This is the latest video from Macro Room, ‘Everyday Objects From Inside’, starring a slew of ‘everyday objects’ that are nearly unrecognizable until it zooms out.
Okay, most likely you still know what most of the objects are when perceived in super-macro, which then become very identifiable as the camera zooms out.
The Macro Room channel, is primarily interested in ‘the hidden beauty of our world.’
Their goal is to discover ‘ordinary objects’ through the eye of a shifting bullet utilizing their new probe lens by Laowa. And we tell you what . . . it is totally awesome, dude!
Have you ever wondered what certain things look like on the inside? Or, are you just into peculiar videos (like the one above)?
Providing so – you might wanna bookmark Macro Room’s YouTube than!
They truly possess some awing videos that will have you sharing them with everybody in your office (well, except with the annoying boss)!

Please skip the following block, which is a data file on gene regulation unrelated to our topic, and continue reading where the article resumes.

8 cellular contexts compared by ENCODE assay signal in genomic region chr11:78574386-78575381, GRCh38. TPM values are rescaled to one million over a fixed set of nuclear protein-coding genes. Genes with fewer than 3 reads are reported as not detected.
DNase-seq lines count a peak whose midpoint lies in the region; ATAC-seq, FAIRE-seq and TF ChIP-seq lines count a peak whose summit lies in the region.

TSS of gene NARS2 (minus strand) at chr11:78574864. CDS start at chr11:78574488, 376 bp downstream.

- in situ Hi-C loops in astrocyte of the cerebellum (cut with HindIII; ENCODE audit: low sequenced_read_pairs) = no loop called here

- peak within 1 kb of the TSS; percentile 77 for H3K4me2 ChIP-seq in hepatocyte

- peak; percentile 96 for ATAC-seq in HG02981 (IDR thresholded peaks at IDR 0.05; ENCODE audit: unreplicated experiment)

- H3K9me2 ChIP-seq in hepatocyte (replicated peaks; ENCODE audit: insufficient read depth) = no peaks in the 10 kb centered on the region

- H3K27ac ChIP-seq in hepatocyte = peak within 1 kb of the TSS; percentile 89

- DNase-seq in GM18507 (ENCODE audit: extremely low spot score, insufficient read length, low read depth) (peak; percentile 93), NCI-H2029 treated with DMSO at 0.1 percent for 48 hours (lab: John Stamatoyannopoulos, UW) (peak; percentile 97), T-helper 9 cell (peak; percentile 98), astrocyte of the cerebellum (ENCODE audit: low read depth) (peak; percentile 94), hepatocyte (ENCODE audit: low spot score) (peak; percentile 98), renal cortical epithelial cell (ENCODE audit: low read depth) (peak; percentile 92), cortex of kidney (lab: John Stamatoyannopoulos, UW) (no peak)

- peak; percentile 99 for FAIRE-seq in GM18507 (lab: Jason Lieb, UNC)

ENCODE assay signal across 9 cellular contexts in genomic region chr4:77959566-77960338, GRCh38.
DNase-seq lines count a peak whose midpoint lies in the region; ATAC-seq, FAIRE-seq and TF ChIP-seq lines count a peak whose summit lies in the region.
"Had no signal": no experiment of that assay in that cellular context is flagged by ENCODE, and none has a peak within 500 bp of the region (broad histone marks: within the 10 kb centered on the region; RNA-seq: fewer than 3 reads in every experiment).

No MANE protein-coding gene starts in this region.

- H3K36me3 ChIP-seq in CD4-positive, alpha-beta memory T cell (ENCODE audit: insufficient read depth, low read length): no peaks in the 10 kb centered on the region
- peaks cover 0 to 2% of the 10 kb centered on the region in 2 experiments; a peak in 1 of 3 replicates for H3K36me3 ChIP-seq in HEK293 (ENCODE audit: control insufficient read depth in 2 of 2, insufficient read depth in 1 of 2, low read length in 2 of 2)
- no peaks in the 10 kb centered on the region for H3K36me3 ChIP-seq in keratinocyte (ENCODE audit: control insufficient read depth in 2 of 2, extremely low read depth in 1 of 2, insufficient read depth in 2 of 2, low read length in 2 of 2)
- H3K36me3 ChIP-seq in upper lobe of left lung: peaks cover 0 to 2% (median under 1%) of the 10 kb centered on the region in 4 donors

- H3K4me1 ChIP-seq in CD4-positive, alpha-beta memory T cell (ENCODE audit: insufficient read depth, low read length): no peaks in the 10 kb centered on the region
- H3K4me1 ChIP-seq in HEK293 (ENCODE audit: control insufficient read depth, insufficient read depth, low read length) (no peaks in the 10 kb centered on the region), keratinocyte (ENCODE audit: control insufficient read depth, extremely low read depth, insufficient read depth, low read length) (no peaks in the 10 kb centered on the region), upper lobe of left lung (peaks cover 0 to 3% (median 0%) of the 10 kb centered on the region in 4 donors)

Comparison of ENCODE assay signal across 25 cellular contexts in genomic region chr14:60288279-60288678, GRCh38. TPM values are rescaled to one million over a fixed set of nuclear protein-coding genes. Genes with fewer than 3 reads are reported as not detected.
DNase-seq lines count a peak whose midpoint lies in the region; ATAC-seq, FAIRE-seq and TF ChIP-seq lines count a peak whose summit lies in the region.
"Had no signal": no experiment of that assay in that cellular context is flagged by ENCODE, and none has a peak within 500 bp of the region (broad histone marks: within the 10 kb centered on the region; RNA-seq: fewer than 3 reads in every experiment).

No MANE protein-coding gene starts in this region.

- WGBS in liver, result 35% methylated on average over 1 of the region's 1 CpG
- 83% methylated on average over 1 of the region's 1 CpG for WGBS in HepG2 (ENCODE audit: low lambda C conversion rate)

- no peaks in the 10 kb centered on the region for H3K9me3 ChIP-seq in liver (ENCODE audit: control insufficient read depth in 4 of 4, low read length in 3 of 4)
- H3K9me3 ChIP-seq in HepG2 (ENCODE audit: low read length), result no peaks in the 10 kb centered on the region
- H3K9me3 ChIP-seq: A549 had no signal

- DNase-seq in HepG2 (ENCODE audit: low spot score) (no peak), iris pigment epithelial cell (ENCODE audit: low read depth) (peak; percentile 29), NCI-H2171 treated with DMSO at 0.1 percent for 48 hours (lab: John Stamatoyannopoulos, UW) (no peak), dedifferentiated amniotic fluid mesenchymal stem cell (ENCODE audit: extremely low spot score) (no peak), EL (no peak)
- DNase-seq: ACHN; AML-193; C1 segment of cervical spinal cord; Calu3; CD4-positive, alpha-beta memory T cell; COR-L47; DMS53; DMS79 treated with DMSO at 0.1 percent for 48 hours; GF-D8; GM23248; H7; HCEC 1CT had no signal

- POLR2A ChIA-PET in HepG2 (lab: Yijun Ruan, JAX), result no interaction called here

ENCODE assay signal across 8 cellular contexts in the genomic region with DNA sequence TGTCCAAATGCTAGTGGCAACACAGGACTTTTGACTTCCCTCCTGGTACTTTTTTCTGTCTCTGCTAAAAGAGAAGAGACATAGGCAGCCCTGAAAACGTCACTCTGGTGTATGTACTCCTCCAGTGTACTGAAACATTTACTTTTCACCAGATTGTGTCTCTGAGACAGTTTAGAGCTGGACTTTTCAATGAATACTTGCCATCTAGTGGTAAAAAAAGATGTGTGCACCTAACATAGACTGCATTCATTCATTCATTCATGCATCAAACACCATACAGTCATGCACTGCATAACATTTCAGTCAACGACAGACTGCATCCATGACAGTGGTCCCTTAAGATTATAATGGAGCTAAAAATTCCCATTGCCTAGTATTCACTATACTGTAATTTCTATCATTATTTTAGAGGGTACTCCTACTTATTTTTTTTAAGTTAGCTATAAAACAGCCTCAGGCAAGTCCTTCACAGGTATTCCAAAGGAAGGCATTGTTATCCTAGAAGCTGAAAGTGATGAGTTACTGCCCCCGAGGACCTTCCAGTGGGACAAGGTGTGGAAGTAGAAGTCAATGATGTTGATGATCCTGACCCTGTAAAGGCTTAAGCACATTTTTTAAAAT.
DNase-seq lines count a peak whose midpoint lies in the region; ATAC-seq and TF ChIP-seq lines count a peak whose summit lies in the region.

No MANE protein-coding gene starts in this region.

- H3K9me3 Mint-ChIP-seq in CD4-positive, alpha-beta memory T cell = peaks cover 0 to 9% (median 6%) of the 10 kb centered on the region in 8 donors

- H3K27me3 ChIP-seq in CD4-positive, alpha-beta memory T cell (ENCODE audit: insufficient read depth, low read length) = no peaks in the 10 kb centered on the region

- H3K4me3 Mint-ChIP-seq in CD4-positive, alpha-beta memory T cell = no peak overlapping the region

See, what’d we tell ya!
The first industrial zoom lens production was the Bell and Howell Cooke “Varo” 40–120 mm lens for 35mm film cameras, introduced in 1932. Though, the most astounding early Zoom lens (TV) was the VAROTAL III, from Rank Taylor Hobson from United Kingdom assembled in 1953.
An authentic zoom lens, too named a parfocal lens, is one that sustains focus when its focal length alters. A lens that loses focus in the midst of zooming is more formally called a varifocal lens. Regardless being commercialized as zoom lenses, essentially all consumer lenses with adjustable focal lengths use the varifocal design.
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